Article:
If the bank cuts on Thursday, or at its next meeting in June, it is likely to leave the deposit rate at 0 per cent, many economists argue. A negative interest rate could have unforeseen consequences on bank lending behaviour. The need for a “corridor” between its refinancing, marginal lending and deposit rates is one reason why there has been little speculation about a 50 basis point cut.
But will any kind of interest rate cut actually help?
“One should be aware that the effectiveness of a rate cut is limited because the transmission mechanism is impaired in parts of the currency area,” Jörg Asmussen, another member of the six-person ECB executive board, said last week. The transmission mechanism is the process by which ECB rates translate into real world borrowing costs.
So what is a central bank to do? One unconventional policy, adopted by the US Federal Reserve, is referred to as “forward guidance” in central banking jargon.
“When short-term nominal rates are at zero or close to zero, they cannot be adjusted further down,” Mr Draghi said in the Amsterdam speech, describing how such a policy works. “The central bank may then engage in active communication reassuring markets that the future path of policy rates would not deviate from the current low level for a certain period or until certain observable conditions are verified.”
While the Fed has linked its forward guidance to unemployment, the ECB has already introduced a softer version of the policy by promising to keep its policy accommodative “as long as needed”. It could go further, but might face difficulty agreeing on which conditions would need to be met to suspend the guidance, especially since it has no formal role in controlling joblessness, unlike the Fed.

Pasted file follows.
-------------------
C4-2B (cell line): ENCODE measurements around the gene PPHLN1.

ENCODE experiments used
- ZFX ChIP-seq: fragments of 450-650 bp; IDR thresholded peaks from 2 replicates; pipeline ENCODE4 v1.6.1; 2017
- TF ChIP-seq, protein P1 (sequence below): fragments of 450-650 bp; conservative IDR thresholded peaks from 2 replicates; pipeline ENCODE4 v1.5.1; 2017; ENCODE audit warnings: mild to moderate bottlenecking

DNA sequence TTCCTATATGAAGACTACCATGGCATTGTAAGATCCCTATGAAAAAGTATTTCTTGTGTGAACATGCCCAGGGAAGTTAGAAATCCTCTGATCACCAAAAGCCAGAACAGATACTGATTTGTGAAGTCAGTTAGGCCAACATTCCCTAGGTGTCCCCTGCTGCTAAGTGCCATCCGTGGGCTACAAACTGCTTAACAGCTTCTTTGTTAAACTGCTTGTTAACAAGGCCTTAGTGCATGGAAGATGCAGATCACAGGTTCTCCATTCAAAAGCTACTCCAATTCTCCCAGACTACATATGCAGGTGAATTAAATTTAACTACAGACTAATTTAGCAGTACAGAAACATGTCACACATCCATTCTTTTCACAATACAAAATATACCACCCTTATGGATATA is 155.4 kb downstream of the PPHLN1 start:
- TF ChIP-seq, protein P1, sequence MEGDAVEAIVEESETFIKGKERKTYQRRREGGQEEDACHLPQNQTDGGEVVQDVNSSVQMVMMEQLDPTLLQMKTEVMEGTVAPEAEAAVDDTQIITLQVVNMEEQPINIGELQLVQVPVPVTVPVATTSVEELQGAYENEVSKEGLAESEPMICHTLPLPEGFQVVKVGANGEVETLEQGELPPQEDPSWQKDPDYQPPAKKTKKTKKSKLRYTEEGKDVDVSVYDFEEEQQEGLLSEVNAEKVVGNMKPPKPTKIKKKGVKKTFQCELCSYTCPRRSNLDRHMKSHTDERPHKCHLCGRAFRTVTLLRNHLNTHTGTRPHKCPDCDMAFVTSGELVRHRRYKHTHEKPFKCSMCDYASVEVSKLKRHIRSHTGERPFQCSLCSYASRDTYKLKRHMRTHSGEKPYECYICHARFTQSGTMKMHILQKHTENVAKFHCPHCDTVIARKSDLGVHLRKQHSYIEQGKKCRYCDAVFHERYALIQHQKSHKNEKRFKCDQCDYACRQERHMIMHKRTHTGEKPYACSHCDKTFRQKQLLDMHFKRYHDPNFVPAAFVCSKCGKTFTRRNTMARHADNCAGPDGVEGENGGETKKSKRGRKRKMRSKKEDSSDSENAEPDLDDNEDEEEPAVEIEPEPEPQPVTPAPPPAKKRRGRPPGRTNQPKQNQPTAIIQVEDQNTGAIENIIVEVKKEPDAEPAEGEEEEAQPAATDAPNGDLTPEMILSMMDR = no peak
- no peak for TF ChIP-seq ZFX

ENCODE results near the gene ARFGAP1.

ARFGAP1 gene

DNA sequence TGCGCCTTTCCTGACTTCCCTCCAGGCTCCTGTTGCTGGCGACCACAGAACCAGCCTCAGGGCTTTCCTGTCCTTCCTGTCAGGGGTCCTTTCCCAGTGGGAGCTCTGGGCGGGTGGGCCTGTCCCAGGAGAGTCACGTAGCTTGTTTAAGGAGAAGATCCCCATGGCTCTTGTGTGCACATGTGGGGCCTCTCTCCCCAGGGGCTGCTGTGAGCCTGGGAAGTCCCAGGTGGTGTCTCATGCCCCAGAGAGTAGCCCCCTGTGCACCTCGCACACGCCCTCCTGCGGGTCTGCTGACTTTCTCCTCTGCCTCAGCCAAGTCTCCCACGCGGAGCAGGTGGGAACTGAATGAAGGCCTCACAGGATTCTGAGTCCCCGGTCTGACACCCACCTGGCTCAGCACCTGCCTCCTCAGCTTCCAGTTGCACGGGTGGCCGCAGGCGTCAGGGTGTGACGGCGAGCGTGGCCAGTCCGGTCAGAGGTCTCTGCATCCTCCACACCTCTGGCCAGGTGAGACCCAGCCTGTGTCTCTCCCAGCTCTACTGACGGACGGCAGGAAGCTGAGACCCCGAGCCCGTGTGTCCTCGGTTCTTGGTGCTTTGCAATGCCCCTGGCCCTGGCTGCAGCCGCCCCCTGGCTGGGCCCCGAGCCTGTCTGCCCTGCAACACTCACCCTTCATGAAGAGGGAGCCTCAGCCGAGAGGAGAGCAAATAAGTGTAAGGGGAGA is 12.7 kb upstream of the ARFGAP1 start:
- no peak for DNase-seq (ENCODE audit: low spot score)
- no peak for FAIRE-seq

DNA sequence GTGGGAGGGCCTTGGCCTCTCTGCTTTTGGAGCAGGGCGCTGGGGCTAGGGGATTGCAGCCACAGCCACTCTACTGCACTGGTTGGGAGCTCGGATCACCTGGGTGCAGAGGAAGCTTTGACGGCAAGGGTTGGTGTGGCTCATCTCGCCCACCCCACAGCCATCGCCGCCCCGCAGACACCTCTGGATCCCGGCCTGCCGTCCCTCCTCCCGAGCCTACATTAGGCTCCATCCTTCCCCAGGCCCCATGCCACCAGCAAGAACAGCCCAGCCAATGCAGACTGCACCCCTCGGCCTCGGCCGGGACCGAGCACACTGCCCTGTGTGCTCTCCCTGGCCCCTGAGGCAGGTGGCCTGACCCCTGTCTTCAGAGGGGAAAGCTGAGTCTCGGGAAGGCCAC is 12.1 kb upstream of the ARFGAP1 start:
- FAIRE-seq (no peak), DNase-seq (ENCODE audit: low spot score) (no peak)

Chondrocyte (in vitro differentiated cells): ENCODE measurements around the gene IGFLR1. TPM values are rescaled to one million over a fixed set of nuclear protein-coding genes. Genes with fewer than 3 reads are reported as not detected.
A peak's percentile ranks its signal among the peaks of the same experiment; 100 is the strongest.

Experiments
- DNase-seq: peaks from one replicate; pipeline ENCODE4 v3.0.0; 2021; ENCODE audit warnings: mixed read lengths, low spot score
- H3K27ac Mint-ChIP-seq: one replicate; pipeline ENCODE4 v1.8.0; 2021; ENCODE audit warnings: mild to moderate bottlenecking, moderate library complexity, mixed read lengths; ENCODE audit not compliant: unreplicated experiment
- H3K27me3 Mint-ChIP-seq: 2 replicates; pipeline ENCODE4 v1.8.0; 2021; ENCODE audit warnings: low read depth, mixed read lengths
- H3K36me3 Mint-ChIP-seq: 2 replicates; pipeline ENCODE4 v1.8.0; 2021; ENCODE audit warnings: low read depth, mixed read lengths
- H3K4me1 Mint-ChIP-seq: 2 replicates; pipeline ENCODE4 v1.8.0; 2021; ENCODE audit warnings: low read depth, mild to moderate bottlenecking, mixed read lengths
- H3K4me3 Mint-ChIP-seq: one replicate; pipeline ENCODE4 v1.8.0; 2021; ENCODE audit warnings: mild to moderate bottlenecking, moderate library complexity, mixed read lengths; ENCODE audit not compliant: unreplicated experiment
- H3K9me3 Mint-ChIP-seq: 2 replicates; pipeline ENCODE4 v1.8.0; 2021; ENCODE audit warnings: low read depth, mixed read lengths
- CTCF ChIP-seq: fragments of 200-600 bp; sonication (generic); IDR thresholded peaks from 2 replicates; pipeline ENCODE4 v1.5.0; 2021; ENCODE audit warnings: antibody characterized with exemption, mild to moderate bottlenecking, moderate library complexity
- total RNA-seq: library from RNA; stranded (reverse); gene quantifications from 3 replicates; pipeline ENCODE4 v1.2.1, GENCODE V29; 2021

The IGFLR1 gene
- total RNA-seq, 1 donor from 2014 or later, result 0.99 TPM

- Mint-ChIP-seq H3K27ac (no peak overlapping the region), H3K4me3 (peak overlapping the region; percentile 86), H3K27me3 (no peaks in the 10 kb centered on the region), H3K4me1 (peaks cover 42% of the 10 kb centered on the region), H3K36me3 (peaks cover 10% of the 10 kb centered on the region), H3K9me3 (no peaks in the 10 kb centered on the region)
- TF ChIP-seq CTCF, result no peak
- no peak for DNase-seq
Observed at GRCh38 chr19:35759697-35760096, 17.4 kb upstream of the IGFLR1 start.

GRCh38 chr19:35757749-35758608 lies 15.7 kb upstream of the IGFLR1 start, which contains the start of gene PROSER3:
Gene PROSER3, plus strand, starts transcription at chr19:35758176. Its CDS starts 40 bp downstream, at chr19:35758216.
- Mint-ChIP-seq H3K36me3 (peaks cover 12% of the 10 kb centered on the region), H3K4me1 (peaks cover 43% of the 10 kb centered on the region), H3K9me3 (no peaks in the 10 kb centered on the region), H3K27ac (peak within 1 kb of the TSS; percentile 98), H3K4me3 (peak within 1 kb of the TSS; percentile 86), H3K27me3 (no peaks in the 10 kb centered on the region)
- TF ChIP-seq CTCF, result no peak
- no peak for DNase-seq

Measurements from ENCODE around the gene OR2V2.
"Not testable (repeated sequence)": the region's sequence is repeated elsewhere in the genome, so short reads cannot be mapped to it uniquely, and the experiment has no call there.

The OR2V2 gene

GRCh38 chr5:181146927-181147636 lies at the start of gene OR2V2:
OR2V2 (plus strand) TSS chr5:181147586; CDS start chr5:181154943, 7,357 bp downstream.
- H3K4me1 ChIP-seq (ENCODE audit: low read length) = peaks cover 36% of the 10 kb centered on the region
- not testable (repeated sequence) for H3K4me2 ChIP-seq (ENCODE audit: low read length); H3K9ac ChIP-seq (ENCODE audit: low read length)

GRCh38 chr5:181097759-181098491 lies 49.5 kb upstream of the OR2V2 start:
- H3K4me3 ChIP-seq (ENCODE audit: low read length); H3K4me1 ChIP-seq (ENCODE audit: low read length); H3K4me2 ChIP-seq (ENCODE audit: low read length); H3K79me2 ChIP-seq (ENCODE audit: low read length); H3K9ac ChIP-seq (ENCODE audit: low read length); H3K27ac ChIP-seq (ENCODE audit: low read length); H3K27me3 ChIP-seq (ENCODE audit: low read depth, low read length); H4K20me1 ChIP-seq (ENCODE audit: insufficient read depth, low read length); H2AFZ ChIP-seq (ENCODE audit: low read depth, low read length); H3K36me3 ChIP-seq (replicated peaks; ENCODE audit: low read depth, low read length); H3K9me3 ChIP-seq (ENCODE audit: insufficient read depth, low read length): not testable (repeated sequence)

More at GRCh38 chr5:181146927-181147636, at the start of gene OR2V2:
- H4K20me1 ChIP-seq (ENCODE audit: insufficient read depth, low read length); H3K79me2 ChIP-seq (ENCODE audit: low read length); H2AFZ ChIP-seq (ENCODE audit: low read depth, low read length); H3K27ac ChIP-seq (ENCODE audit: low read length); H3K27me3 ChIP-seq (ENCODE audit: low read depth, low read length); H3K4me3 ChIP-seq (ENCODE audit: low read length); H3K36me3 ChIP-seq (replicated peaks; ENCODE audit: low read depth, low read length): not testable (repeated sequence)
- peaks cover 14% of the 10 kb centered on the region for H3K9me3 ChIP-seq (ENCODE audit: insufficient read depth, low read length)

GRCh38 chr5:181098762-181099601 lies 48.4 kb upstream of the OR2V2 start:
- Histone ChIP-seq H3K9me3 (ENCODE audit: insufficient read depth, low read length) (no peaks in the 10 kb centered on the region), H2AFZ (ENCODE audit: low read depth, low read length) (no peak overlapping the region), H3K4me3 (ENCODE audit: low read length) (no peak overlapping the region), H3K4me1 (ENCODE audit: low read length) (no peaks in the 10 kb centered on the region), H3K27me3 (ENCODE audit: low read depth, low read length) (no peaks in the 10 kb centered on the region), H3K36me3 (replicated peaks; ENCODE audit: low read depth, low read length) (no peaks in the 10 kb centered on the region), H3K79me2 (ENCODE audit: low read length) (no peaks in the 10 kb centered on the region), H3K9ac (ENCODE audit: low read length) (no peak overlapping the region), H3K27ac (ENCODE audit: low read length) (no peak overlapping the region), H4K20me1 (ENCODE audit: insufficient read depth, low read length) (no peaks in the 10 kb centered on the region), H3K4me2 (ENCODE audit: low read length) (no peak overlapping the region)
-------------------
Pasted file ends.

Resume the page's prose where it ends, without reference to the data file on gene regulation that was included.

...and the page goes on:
EASING COLLATERAL REQUIREMENTS
The best way of dealing with the root problem of small and medium sized companies finding it hard to borrow from banks is to look at what is causing the credit crunch. The ECB says it has been doing deep thinking on this subject, although no new policy appears imminent.
The bank could agree to accept a wider range of bundles of loans to SMEs made by banks as collateral in return for liquidity. It could also lower the haircuts it imposes on such collateral.
Both steps would help solve bank funding problems, but would not necessarily lead to more loans being extended to SMEs. Banks find themselves facing contradictory calls to both shore up their balance sheets and increase their lending.
BUYING UP BUNDLES OF SME LOANS
A more radical step would be for the ECB to directly buy up securitised SME loans itself, which would push up their prices and reduce their yields, or effective market rates. But, aside from the difficult question of exactly which loans would be chosen to be bought, this would mean taking more risk on to the ECB balance sheet.
The bank’s balance sheet has started to shrink after nearly tripling from its pre-crisis size. But any move to take on more risk would face strong and concerted opposition from the Bundesbank and possibly others, fearing that taxpayers in one country (by which the Bundesbank means Germany) would end up shouldering risks borne exclusively borne in other countries if the loans defaulted and the ECB sought fresh capital from eurozone members.